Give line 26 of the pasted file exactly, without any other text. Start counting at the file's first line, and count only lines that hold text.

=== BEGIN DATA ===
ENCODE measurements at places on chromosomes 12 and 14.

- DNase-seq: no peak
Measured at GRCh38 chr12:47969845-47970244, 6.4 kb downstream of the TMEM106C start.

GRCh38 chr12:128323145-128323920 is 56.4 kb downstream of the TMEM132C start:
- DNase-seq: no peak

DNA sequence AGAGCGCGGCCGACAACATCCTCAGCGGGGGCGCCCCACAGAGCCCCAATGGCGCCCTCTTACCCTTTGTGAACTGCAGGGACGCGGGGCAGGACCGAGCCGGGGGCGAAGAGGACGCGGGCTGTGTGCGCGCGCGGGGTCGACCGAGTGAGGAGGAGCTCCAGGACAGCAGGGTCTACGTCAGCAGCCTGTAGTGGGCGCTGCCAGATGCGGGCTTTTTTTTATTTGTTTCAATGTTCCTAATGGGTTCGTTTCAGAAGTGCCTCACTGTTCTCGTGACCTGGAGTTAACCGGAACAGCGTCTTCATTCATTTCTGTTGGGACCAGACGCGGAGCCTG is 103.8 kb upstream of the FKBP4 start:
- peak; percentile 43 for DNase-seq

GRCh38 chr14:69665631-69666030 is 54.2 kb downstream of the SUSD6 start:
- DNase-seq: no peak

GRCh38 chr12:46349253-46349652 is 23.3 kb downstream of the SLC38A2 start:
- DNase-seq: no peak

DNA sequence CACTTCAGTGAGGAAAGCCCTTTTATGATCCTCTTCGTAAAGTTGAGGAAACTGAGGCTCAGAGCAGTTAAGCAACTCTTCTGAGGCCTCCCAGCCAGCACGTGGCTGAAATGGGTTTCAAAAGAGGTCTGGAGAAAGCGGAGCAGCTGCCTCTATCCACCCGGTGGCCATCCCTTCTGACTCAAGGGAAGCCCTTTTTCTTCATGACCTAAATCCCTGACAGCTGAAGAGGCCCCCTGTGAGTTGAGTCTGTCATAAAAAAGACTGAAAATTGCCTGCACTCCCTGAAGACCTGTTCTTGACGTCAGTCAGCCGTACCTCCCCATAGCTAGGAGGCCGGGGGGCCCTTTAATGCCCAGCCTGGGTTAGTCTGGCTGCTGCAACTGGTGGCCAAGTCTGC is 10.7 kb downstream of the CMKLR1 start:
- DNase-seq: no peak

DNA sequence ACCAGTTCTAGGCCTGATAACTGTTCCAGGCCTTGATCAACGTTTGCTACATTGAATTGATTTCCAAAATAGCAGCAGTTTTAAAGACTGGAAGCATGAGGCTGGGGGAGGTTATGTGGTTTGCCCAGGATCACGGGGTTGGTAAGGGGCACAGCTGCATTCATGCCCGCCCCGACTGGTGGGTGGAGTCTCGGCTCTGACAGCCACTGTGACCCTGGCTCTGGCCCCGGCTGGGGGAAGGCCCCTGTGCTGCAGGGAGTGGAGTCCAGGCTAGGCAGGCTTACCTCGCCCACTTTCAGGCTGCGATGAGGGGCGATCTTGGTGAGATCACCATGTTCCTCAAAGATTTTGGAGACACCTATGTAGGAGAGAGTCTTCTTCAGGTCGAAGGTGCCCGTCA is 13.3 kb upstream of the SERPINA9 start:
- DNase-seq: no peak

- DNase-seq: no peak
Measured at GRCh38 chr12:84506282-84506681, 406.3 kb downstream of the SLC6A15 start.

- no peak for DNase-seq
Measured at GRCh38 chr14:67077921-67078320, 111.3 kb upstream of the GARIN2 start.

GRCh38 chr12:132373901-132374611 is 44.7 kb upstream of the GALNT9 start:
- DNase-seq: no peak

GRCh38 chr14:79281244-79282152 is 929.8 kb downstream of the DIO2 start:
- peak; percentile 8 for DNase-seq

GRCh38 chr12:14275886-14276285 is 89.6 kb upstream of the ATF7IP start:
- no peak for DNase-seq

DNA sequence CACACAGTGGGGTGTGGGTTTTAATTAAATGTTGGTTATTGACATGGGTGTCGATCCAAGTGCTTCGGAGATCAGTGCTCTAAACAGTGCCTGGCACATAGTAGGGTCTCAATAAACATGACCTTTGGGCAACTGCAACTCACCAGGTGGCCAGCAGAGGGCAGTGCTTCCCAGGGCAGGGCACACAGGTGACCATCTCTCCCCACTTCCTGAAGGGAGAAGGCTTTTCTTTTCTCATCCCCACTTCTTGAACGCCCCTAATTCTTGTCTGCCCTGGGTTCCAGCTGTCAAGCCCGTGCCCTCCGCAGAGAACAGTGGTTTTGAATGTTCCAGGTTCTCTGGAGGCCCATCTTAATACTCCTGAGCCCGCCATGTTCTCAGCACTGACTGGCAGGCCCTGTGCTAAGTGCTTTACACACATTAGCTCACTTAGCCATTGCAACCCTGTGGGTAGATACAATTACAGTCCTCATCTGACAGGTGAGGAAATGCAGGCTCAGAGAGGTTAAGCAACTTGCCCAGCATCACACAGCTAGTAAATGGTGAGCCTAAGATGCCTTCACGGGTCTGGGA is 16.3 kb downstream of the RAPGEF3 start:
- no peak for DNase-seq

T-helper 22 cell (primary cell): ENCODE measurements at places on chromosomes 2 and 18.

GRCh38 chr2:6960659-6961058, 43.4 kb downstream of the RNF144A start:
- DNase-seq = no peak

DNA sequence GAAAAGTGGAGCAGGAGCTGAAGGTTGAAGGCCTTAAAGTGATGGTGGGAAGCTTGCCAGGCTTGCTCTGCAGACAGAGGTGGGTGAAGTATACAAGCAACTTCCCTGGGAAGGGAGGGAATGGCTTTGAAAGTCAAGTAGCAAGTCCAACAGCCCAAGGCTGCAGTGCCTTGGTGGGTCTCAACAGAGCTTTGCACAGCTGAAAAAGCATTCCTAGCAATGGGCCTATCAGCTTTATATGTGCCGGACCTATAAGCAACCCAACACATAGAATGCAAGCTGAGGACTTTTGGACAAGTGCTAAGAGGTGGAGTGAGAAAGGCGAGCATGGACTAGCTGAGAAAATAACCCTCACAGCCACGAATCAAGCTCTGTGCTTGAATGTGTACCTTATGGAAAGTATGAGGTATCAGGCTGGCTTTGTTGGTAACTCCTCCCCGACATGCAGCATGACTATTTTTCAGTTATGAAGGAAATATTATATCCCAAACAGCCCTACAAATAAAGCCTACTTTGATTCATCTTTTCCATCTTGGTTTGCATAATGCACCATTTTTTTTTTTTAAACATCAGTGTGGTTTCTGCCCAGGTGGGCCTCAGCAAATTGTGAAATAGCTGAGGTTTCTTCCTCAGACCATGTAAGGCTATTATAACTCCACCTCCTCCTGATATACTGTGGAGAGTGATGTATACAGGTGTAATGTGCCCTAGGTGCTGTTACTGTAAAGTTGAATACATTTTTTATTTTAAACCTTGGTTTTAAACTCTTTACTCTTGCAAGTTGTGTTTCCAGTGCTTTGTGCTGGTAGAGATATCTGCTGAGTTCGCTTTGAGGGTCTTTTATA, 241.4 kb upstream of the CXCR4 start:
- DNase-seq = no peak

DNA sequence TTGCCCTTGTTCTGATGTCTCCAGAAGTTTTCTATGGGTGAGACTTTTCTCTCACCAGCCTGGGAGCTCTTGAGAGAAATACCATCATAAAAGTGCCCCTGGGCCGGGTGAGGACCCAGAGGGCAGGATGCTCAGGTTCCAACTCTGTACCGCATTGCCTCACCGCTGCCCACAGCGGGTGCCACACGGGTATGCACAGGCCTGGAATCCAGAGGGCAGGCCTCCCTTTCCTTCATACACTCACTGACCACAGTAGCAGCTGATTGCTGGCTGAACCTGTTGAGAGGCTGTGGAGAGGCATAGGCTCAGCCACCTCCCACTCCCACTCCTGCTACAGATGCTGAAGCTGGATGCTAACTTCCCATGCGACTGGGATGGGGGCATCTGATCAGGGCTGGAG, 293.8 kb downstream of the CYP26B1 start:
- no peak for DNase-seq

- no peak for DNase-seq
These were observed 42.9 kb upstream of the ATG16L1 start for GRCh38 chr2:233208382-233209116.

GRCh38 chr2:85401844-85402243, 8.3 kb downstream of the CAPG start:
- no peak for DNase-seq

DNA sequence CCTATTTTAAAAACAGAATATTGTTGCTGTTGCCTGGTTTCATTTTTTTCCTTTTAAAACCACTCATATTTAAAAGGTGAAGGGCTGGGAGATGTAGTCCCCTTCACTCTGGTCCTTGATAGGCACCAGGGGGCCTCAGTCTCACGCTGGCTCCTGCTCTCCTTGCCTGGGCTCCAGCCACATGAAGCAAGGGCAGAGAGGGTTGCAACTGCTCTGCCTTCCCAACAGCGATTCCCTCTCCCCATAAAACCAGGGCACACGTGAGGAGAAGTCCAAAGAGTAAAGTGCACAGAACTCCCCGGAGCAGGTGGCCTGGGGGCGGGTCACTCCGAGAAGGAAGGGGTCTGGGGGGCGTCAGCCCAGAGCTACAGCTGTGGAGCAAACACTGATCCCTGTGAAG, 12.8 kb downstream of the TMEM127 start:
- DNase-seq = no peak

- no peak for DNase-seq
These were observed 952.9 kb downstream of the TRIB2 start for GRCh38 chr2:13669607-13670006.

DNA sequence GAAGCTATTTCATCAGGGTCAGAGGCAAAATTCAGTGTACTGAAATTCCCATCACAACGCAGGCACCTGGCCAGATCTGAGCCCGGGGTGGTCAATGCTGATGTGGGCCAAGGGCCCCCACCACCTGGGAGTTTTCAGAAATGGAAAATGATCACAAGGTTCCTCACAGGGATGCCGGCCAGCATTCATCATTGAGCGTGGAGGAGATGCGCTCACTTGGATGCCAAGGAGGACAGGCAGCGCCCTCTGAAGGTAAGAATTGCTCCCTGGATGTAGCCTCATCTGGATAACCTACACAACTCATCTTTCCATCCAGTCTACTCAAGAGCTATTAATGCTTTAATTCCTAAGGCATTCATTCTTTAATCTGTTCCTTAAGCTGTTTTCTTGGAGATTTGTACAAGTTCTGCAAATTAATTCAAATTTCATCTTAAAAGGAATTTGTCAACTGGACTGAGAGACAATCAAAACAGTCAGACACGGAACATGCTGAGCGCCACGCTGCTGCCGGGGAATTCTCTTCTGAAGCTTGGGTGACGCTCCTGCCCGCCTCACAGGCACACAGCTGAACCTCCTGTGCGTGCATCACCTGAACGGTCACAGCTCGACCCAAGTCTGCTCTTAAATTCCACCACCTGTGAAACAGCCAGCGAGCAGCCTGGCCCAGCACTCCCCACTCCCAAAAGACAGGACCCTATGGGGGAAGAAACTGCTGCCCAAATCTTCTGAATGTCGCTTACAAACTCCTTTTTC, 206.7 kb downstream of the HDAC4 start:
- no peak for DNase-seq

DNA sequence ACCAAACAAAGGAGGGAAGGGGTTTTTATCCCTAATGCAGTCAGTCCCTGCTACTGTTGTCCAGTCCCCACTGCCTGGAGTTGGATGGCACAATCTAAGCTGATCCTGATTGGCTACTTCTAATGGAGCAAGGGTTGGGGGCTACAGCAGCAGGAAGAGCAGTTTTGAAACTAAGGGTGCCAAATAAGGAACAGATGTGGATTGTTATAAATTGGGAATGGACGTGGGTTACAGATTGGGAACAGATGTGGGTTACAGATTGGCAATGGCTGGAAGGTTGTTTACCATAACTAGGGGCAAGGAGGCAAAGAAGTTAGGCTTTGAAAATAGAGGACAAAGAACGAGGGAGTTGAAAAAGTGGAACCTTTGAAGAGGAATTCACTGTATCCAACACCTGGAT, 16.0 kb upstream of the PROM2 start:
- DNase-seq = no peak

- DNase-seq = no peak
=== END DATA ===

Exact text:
DNA sequence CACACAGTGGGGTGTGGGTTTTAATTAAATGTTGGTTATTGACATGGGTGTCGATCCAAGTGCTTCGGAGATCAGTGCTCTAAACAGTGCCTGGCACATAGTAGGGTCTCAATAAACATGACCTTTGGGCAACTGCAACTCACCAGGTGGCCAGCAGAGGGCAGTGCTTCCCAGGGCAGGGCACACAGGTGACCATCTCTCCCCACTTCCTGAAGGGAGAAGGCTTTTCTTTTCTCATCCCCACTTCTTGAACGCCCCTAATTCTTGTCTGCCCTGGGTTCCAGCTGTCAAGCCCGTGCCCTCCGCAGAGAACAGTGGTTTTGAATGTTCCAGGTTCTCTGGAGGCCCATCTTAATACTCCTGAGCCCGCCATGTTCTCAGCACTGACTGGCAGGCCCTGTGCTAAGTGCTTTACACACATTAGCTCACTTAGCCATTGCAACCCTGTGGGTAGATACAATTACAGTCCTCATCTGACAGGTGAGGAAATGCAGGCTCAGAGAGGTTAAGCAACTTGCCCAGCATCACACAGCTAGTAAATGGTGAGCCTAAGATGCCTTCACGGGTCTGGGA is 16.3 kb downstream of the RAPGEF3 start: